News reports on, and reactions to, the attack on BORI bring out these ruptures along caste lines in the erstwhile Maratha monolith. One can club the reactions in three main categories: 1) unequivocal condemnation, 2) soft-peddling by qualifying with ‘ifs’ and ‘buts’ 3) outright justification.
These are largely on caste lines and received along caste lines. The scattered Maratha power brokers have a love-hate relationship with the Brahmanical saffron sangh parivar power brokers who have mastered the technique of reaping the harvests of violence fanned by hatred. The power brokers who thrive on the iconic image of Shivaji have maintained a calculated silence and avoided antagonising any faction of the Maratha lobby since the elections are imminent.
Sentimentality or sensitivity?
Hatred can brew anywhere on the lines of caste, religion, language, or nationality. Those who reap the harvest of hate invite fascism and drag the whole of society towards destruction. Iconic legends built along caste and religious lines have emotionally blinded battalions of unemployed youth and also permanently polarised them along caste and religious lines. Poor and unemployed youth have become the lethal combustible fuel in the game plan.
Our political or social priorities show scant sensitivity to issues like the right to education, to food, to work, to water, rights that are denied to large sections of our people. In turn, alienation results and a deep cynicism about life grows within. These alienated cynical sections then become fodder for the power brokers. Any act seen as ‘touching’ one of the icons is enough to send them into convulsions of violence. Unfortunately, there is no scarcity of icons and legends on the one hand and unemployed youth on the other!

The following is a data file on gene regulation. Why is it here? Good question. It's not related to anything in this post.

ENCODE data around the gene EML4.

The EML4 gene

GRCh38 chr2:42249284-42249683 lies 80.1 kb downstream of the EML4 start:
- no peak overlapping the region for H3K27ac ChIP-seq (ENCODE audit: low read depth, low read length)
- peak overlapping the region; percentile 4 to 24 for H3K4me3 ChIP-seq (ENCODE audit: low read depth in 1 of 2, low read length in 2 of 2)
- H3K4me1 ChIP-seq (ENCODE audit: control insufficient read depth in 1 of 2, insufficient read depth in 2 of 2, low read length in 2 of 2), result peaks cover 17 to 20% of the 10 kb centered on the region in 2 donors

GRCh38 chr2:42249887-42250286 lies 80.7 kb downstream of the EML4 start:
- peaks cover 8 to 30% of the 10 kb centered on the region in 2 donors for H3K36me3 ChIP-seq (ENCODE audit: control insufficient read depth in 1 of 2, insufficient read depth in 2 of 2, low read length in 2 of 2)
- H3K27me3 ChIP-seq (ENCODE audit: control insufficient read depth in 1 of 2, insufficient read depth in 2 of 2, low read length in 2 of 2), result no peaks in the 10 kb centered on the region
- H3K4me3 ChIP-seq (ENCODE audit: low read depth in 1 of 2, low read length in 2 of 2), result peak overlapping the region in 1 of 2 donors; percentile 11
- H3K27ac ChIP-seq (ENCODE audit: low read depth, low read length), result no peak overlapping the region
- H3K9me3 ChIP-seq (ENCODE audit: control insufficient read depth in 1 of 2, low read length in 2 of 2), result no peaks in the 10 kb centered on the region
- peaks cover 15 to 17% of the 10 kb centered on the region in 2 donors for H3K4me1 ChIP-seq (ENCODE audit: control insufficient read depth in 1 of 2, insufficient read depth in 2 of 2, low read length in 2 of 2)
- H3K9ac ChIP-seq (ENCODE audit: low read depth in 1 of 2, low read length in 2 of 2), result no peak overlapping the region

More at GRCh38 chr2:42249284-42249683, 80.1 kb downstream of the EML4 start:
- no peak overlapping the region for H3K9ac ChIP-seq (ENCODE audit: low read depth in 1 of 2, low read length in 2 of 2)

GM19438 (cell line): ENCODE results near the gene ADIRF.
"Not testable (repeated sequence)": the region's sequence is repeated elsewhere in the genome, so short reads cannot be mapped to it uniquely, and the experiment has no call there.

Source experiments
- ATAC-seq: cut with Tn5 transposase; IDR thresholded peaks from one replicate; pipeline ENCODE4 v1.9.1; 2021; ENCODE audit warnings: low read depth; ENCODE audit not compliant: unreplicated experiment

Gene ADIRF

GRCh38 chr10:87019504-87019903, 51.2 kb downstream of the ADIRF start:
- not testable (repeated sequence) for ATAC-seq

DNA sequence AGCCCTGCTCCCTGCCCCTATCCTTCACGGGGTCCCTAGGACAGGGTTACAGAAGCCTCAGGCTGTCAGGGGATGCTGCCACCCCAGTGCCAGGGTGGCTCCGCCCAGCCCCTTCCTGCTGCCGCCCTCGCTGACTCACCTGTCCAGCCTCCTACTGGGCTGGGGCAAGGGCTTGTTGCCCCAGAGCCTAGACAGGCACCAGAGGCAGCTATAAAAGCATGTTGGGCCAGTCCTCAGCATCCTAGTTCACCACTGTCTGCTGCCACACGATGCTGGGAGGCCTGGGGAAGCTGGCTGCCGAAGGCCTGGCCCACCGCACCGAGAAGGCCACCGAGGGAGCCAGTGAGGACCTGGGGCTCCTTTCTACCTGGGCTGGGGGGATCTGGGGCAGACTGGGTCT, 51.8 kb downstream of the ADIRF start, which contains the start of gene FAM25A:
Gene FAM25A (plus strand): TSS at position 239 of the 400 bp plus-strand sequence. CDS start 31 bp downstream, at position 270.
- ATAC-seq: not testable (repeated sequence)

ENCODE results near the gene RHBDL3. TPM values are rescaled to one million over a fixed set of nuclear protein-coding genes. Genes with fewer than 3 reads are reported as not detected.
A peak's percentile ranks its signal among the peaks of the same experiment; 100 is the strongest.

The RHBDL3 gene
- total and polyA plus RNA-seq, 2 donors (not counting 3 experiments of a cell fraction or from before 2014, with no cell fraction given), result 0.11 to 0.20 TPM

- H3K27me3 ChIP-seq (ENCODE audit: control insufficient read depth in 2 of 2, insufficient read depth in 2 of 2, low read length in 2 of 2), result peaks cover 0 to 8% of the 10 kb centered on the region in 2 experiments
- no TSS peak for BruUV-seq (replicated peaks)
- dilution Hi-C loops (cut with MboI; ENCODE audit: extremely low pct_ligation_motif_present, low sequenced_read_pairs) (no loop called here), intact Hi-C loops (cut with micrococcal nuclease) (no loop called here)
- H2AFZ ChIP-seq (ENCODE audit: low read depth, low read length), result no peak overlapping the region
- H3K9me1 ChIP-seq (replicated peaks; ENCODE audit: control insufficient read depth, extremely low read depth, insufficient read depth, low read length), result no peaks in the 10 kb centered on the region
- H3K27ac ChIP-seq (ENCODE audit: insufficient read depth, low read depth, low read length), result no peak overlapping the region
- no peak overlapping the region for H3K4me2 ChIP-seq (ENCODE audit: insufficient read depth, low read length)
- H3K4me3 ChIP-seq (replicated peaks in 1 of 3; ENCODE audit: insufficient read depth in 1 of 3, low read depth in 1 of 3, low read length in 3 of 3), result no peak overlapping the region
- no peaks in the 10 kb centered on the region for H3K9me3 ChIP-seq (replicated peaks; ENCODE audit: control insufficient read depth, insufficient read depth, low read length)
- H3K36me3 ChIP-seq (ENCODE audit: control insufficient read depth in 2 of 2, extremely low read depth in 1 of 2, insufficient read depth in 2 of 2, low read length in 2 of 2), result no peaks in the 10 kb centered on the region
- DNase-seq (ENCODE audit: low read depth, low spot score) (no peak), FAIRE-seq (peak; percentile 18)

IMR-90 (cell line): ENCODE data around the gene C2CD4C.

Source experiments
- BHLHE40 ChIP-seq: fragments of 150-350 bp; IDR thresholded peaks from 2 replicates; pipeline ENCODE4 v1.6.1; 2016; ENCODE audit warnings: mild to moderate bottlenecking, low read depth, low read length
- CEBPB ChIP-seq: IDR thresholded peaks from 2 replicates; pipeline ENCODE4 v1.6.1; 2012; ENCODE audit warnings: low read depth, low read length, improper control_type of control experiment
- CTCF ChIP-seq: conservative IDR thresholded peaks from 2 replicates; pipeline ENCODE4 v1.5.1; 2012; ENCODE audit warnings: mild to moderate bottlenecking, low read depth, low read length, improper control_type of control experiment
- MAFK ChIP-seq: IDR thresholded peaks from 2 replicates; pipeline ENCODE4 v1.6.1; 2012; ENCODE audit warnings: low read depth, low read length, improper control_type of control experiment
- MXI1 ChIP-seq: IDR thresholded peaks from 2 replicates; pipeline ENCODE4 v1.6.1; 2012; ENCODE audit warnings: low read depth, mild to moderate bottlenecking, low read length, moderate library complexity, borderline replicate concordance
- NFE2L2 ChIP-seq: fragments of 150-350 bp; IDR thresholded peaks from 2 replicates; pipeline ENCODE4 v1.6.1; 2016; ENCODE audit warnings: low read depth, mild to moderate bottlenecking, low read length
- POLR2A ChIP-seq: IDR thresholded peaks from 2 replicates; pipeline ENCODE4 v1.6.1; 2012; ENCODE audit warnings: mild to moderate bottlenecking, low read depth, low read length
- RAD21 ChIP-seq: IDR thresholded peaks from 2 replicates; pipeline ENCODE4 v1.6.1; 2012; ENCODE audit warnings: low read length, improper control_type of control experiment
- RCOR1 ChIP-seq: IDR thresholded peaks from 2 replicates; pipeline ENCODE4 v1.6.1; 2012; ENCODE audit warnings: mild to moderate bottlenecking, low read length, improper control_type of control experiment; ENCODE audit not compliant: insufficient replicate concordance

Over a period of time, those directly involved in acts of violence get isolated. They fail to understand why they committed those misdeeds, why conscience was lost, what the temptations were, why they lost their humanity, etc. However, the opportunity to capture this remorse is lost as the power brokers discard them and march ahead. Our nation is busy producing such leaders with their combustible fodder.
The conscience-free leadership prides itself on the police security provided to them, which is a direct result of the reign of insecurity that they breed. Today a reign of insecurity engulfs writers, journalists, artists. And now, even institutes like BORI. The clamour now is for police security, techno-savvy security equipment and high walls.
Capitalising on violence, hatred and riots tears apart the fabric of democracy and brings the day of Hitler’s reincarnation closer. Therefore, instead of referring to the attackers as ‘lunatics’, they and their political power brokers need to be squarely condemned. Simultaneously, to curtail the constant supply of combustible youth-fuel, basic issues like education, unemployment, food, health, water and electricity have to be tackled on a war footing. Today the state is withdrawing from the social sector, resulting in a fearful cynicism. It seems the days of prudent leadership are over. Now it is the masses who themselves have to take stock. Isolate the power brokers who reap harvests on hatred. In short, the masses need to become prudent. That seems to be the only way.
(Prakash Burte is a social activist from Mumbai).